[Many thanks to Peter Jordens for sharing this item.] Illyanna Maisonet (San Francisco Chronicle) writes about Navidad Borinqueña—a Puerto Rican Christmas dinner at New York’s famous James Beard House.
Four Puerto Rican cooks — three women and one trans chef — cooked a Puerto Rican Christmas dinner at New York’s famous James Beard House last month. As the first Puerto Rican food columnist writing about Puerto Rican food for a newspaper in the United States (at least as far as I know), I needed to be at this event. Not just to document the first trans chef to cook at the Beard House, Paxx Caraballo Moll, but to support an event that highlights Puerto Rican gastronomy.
With the help of my Instagram community, I managed to raise my money pool goal within 48 hours. I booked my flight and my room in the Lower East Side — so I could walk to Casa Adela every day — and I purchased my ticket to the dinner. I felt like I had the power of community behind me, and I was going to make it happen.
I had never been to New York City, though I had followed its arts from afar for years. My teen years were spent studying the paintings of Jean-Michel Basquiat, ingesting the poetry of Miguel Piñero, inhaling the music of the Fania All-Stars, modeling community ideals after the Young Lords. My twenties were for fawning over Nora Ephron’s Upper West Side. Nueva York was the place where young Nuyoricans contributed raw art and seething prose to the landscape. What Nuyoricans were to the East Coast, Chicanos were to the West Coast. The Nuyoricans were the closest thing I could identity to in the Puerto Rican world of ni de aqui, ni de alla.
And so, during my visit, I sought out this Nuyorico … only to find that it seems to exist solely as a relic of itself. It’s there. But it’s immortalized in murals on 104th and Lexington. It’s there in the shadows on the bricks of the buildings in Alphabet City, where the corner of Fifth and Avenue C smells like rice and beans. It’s in Justo Marti’s black and white photos documenting Puerto Rican bodegas in Spanish Harlem, which are now in the archives of the Center for Puerto Rican studies. It’s in the cuchifritos where mangu and mofongo have become interchangeable with salami because the fondas are now run by Dominicans. It’s there, but not there. Tangible and intangible. It’s made room for new Latin American immigrant groups, adding to the salsa. But it’s not the flavor of fire, wild abandon, frustration and elation in carving out enclaves. As I explored the city, I felt like the salsa had gone mellow to be all-inclusive.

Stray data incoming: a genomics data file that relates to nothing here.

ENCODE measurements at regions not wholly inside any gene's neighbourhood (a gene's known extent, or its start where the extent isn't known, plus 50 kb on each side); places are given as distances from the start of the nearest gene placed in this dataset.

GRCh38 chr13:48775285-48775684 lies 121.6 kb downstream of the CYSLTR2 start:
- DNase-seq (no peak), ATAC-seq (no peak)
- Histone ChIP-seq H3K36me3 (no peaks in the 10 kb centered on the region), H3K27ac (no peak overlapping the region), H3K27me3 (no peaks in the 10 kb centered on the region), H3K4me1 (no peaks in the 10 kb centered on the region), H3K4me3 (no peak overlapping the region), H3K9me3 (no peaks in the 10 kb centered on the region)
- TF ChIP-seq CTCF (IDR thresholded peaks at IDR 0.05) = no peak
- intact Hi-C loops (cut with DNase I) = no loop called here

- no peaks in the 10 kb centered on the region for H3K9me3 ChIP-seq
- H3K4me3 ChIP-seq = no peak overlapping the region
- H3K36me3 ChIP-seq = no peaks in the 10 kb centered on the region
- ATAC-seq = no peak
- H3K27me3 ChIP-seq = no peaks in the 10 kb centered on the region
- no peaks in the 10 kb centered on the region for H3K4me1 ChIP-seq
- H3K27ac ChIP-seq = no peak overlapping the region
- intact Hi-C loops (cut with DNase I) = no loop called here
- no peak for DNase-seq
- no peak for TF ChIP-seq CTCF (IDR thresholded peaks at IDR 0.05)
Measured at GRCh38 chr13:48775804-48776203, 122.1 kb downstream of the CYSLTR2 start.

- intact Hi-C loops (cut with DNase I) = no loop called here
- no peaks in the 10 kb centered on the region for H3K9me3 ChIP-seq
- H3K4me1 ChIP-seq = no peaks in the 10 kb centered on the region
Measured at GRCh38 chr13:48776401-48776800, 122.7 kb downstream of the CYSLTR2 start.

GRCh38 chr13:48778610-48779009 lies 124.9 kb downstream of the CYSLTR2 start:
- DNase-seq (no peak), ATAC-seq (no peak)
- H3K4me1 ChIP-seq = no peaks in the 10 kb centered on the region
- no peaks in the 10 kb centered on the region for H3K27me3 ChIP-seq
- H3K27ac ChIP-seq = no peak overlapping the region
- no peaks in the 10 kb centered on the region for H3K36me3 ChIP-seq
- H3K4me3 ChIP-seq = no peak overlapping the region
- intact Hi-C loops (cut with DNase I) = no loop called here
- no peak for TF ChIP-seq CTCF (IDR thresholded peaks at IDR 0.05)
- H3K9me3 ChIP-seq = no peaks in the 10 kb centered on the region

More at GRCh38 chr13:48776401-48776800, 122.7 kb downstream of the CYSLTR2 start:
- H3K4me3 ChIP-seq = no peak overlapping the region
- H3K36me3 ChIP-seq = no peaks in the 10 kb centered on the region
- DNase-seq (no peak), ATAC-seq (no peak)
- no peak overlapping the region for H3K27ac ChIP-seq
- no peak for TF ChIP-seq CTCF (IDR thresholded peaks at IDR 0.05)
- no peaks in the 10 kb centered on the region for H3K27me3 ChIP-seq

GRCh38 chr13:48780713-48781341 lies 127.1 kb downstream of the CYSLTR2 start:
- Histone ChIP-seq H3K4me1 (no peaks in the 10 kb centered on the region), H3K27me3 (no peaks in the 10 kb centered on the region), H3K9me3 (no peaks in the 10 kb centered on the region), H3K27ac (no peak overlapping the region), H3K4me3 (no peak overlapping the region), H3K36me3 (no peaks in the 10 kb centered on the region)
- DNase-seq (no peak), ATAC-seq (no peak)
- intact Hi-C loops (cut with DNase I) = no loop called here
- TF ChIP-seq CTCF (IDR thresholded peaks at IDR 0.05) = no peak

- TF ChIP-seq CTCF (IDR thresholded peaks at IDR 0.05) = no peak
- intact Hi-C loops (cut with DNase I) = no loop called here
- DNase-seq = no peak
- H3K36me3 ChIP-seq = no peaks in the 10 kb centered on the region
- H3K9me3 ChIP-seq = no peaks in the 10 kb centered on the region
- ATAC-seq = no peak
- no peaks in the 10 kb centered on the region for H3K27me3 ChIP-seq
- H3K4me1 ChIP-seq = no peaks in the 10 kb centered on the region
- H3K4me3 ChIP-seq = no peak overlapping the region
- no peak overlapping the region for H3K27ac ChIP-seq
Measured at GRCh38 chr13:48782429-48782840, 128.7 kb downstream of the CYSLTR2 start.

Meanwhile, the visiting chefs from Puerto Rico — Maria Grubb of Gallo Negro, Kelly Pirro of Mai Pen Rai, Paxx Caraballo Moll of Jungle BaoBao, and Natalia Vallejo — had been shopping and prepping for a few days. When I saw them the night before the event, they were elbow-to-elbow in the intimate kitchen, alive with the hum of familiar informality. Each passing person helped out to ensure the toothpick held a thinly sliced platanos for the piononos that Kelly Pirro was assembling. Natalia Vallejo tested her patience with frying rice cakes in a temperamental deep fryer.
And it seemed like everyone paused to watch bartender Ninotchka Daly Gandulla make coquito, a traditional Puerto Rican Christmas drink. Glugs of Don Q rum were poured into a large cambro filled with coconut milk, cinnamon and coconut cream. Evaporated milk was supposed to be added, too, as soon as someone could track down a can at the local market. The making of the coquito meant that it was definitely Christmastime. The kitchen was full of women talking loud, talking fast, talking s—, all in a Spanglish dialect in a campo cadence. And now coquito was being made.
In an instant, it was the closest I’ve been to my childhood Christmas holidays spent at my nana’s house. It was magical. [. . .]
[Photo above: Puerto Rican chefs and helpers celebrated Navidad Borinqueña by putting on a Christmas feast at the James Beard House in New York City. Paxx Caraballo Moll and Maria Grubb are at center.]
For more about the November 27 Navidad Borinqueña, see https://www.jamesbeard.org/events/navidad-borinquena-puerto-rican-christmas and https://www.jamesbeard.org/blog/these-4-chefs-want-you-to-rethink-puerto-rican-cuisine